Saturday, April 22, 2017

quick update

Random Mussel Shells and Stuff
Bird of the Day: turkey vulture

Coffee of the Day: French Roast Sumatra

Weird Wrack Item of the Week: Stay tuned for weird beach trash next week. Due to the rain yesterday, I did not go to the beach.

Invisi-bird Status: Official: Refuge Beach:  29 pairs, 9 singles; Sandy Point: 6 pairs; Town Beach: Newbury: 1pair, Newburyport: 2 pairs. Number actually seen by me: zero because I wasn't there.

My personal turkey vulture has returned to its traditional perch near the parking lot of my condo. The dark-eyed juncos are gone. The world's loudest tufted titmouse is making a racket on my patio. Many red-winged blackbirds are hanging out by the brook (or do you call it a creek) that runs into the Shawsheen along the edge of the condo property.

Sunday, April 16, 2017

less windy, more dogs, one plover

Friday April 14, 2017
Bird of the Day: American kestrel (again)
Coffee of the Day: Tanzania Peaberry
Weird Wrack Item of the Week: plastic lobster
Invisi-bird Status: Official: "They're here." Number actually seen by me: 1

Blue Sky to the South
It was a beautiful day to be on the beach, so there were lots of visitors. It was less windy than last week and the wind was coming in off the water instead of from the southwest. The wind direction meant poor conditions for hawk-watching. There wasn't a whole lot of bird action on the beach or offshore. I did finally see one piping plover foraging in the wrack line. Conditions for foraging in the wrack line were extremely good as there has apparently just been a hatch of winged ants. Normally, the purple martins would get excited about the winged ants, but the only purple martins I saw were the decoys at the nesting gourds.
Blue Sky to the North
The radio was not working so I left it in the box and left phone messages for HQ and Gatehouse that I'd be using my phone if I needed to communicate. Fortunately, I really didn't need to communicate with them.
Interesting Arrangement of Debris
It was a big day for dog walking so I wore myself out walking back and forth along the waterline to intercept them at the refuge boundary rather than at the boundary of the closed area. Dogs are not allowed on the National Wildlife Refuge with the exception of seeing-eye/service dogs and duck retrieval dogs during hunting season. One guy tried to convince me that no dogs rule is no longer enforced at PRNWR. He said he was told that by a family member who lives on the island. I managed to convince him that is not true. Whatever the town of Newbury decides to enforce or not enforce on the town beach is something else.  The other dog owners were much more cooperative.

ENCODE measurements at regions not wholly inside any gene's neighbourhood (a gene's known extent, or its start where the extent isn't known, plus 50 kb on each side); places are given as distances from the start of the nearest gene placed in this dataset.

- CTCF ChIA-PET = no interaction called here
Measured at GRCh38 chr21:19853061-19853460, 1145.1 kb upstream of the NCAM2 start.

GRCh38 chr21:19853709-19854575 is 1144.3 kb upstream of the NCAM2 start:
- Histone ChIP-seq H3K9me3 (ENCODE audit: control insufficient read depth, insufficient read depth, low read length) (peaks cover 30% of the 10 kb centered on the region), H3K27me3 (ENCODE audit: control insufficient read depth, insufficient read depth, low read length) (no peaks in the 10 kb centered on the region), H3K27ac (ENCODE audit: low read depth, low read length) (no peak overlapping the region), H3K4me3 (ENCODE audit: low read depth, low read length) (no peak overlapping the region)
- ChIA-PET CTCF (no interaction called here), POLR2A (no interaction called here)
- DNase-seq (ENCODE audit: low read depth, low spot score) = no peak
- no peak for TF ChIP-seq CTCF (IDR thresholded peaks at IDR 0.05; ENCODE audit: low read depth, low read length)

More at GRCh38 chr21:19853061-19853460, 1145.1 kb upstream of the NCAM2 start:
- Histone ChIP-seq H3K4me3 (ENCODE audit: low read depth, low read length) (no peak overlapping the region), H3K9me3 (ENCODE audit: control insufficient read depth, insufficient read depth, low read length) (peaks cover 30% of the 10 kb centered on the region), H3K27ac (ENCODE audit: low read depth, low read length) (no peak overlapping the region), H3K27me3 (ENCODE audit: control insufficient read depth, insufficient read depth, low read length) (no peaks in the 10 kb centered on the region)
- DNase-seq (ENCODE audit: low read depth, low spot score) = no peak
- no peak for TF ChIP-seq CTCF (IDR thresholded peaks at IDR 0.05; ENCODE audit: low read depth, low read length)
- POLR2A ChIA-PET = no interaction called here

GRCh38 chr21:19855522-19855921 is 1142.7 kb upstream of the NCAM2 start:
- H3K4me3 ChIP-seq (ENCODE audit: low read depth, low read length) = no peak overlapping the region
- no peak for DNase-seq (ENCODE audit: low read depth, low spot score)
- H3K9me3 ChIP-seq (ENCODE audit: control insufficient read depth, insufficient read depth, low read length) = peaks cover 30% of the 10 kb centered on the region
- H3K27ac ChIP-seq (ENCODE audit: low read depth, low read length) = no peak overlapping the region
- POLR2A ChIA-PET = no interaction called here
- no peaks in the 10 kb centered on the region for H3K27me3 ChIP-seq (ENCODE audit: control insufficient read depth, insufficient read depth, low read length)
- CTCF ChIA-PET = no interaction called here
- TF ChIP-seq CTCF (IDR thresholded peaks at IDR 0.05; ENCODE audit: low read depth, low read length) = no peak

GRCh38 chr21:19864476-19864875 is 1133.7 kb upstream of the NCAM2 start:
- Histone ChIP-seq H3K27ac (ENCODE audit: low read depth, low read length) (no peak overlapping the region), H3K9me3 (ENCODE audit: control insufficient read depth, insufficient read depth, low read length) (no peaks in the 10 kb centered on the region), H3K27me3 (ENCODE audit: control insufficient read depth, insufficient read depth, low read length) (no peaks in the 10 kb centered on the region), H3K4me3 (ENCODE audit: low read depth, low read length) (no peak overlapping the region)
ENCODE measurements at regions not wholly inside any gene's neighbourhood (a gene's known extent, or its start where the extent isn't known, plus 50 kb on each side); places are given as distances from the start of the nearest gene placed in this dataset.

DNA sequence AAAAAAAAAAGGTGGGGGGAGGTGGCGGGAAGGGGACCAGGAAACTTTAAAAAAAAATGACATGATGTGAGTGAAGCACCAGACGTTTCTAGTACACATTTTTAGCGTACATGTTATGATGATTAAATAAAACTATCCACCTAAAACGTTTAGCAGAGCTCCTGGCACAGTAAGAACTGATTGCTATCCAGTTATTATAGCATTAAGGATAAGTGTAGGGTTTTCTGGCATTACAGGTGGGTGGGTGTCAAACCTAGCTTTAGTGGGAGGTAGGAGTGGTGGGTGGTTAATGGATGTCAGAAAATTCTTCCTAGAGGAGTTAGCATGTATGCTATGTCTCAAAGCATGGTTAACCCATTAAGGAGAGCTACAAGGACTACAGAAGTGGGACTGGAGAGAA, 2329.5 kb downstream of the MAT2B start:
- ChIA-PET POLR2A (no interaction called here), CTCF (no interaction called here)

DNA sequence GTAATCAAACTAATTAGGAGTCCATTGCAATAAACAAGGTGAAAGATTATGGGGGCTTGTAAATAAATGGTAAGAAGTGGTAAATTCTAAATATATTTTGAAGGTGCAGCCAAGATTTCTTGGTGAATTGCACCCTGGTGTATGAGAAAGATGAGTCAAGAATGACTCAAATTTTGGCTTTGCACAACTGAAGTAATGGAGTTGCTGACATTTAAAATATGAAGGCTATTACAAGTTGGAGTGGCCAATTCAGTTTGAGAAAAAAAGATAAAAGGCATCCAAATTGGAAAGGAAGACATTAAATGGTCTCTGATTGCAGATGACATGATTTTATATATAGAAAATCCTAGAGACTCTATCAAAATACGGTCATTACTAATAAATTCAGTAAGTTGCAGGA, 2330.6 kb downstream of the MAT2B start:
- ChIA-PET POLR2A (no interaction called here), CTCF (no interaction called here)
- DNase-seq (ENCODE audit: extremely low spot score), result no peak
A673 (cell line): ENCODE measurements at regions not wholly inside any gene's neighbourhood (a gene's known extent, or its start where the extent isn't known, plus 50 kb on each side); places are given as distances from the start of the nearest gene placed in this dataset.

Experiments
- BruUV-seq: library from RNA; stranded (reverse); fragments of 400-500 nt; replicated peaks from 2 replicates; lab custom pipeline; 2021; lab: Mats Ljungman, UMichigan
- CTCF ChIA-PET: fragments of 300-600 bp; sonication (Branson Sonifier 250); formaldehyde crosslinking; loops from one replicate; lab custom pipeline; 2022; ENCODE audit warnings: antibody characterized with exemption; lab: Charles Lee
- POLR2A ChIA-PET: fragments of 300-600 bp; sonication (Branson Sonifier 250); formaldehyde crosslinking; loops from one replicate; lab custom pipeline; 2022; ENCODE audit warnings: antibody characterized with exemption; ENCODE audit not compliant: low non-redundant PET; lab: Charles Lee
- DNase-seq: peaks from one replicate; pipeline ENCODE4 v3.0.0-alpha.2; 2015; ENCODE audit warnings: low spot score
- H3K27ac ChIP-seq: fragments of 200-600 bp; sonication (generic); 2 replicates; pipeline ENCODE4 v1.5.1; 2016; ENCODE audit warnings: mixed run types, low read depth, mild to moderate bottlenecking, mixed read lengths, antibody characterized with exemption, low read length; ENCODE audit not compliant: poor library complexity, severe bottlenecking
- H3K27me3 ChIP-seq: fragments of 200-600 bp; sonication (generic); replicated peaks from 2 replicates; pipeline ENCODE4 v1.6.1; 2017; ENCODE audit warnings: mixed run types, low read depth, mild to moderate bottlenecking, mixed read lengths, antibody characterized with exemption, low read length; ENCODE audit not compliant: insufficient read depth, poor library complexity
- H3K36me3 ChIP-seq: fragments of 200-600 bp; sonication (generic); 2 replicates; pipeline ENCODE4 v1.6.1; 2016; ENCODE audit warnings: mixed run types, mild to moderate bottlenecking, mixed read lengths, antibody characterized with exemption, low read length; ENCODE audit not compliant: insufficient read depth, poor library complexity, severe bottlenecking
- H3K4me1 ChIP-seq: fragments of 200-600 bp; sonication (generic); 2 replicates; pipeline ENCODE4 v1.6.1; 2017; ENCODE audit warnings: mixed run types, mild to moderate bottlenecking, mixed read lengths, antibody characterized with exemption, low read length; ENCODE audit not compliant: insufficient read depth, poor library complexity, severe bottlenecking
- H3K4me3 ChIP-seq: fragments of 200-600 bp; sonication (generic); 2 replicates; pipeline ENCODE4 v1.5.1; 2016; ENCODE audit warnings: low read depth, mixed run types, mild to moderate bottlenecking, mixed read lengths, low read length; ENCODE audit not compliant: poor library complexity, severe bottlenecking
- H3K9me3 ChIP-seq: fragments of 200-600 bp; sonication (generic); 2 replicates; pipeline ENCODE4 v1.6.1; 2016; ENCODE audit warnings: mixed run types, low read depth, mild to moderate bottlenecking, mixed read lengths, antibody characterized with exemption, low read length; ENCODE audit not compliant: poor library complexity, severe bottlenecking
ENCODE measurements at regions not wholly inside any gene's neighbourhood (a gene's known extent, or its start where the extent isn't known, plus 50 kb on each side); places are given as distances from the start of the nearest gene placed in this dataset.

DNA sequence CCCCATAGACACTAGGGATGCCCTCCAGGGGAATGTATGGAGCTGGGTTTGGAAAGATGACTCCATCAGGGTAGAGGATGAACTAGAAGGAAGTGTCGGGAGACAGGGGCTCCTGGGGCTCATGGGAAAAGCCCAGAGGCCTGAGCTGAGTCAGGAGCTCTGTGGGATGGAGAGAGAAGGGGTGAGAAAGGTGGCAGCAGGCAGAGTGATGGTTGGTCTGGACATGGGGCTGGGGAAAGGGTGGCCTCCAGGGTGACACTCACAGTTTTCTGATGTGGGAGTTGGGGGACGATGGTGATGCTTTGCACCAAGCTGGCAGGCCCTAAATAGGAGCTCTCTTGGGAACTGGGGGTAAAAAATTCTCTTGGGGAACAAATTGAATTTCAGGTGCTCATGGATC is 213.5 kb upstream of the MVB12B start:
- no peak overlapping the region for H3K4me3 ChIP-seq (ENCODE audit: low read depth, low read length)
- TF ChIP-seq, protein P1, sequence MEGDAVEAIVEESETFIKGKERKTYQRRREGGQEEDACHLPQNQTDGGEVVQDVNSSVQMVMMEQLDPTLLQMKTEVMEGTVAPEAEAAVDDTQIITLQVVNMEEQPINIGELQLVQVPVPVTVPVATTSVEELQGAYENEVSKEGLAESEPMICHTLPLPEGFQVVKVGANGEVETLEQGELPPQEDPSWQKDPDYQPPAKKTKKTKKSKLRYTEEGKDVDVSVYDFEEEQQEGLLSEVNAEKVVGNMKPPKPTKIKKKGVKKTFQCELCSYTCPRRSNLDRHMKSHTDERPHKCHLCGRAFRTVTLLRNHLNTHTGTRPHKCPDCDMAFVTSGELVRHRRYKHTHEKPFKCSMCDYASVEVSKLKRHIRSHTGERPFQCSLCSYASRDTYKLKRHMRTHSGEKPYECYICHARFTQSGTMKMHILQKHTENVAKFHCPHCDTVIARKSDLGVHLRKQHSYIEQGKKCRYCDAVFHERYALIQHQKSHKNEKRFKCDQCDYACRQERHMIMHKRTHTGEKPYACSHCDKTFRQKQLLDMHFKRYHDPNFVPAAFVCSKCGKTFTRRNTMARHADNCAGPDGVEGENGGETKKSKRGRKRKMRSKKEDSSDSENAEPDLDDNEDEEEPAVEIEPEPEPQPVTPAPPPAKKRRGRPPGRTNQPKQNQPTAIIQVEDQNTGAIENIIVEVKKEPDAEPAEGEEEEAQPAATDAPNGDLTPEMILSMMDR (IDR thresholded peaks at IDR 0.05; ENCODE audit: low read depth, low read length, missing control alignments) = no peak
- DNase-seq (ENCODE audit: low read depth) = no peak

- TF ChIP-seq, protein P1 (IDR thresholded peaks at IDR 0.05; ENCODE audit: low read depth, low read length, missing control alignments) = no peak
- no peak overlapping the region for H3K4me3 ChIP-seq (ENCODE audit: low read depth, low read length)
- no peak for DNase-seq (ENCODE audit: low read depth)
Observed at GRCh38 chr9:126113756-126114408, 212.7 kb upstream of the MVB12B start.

Another Interesting Arrangement of Debris
One visitor asked about volunteering to be a plover warden and wanted to know if we'd still need volunteers in July. I explained that July is the most crucial time to have good plover warden coverage because the chicks haven't fledged yet and are running around on the beach. I directed her to headquarters. I hope she volunteers.
Weird Plastic Lobster=Weird Wrack Item of the Week
My favorite bird of the day was an American kestrel perched on the 0.1 mile marker. With the general lack of raptor action I was surprised to see a kestrel at all. I loved that it perched on the marker, where I usually see red-winged blackbirds, eastern kingbirds, or the occasional common grackle. I should start keeping a list just of the species that perch on the mile marker.
Tiny Crab with Coffee Cup for Scale
There were lots of shells around, more so than last week. Mussels were the most common, but there was some variety. It was low tide, so lots and lots of wet sand was exposed. 
All in all, it was a pretty day. I worked really hard and I survived without the radio. On to next week, when I hope to see more piping plovers.

Thursday, April 13, 2017

the season begins with southwest wind

Friday April 7, 2017
Bird of the Day: American kestrel
Coffee of the Day: Guatamalan
Weird Wrack Item of the Week: blue and white plastic basin
Invisi-bird Status: Official: rumors of them at Sandy Point and Emerson Rocks.  Number actually seen by me: zero, but I did hear one.

Big Waves
The season has begun. Piping plovers have been seen, but not by me.  Time for them to get down to the work of reproducing.

There wasn't much bird activity on the beach at the north end of the refuge. A few scoters of some kind or other bobbed around fairly far offshore between the huge waves. Pro tip: if you watch waves through binoculars long enough -- while trying to identify scoters or othwerise -- you start to get seasick.

I chatted with a birder from Oklahoma who wanted to see eiders and other sea ducks and some purple sandpipers. He wasn't having any luck. I told him his best bet for purple sandpipers was the south end where there are rocks. Purple sandpipers like rocks. As for the scoter-shaped beings between the waves, he couldn't identify them either.

What the Heck is This?
And Why is it in the Wrack Line?
The wind coming out of the southwest kicked up wild eddies of leaves and twigs kind of like dust devils. Sometimes it was hard to tell whether the movement was a flock of birds or just more leaves whirling around. It always turned out to be leaves.

Looking South
Clouds were moving around pretty quickly too. The constantly changing skies made for interesting photos.

Looking North
Most of the stuff in the wrack line was actual wrack rather than trash, except for a large blue plastic container of some kind, the usual lobster traps, and a whole lot of pieces of rope in various sizes.
The rope arranged itself picturesquely along the sand in little groups and included several different types, colors, and textures.

More Rope

The southwest wind brought lots of kestrel sightings and the usual contingent of spring hawk-watchers counting the migrants from Parking Lot 1.

Looking Southwest - Changing Sky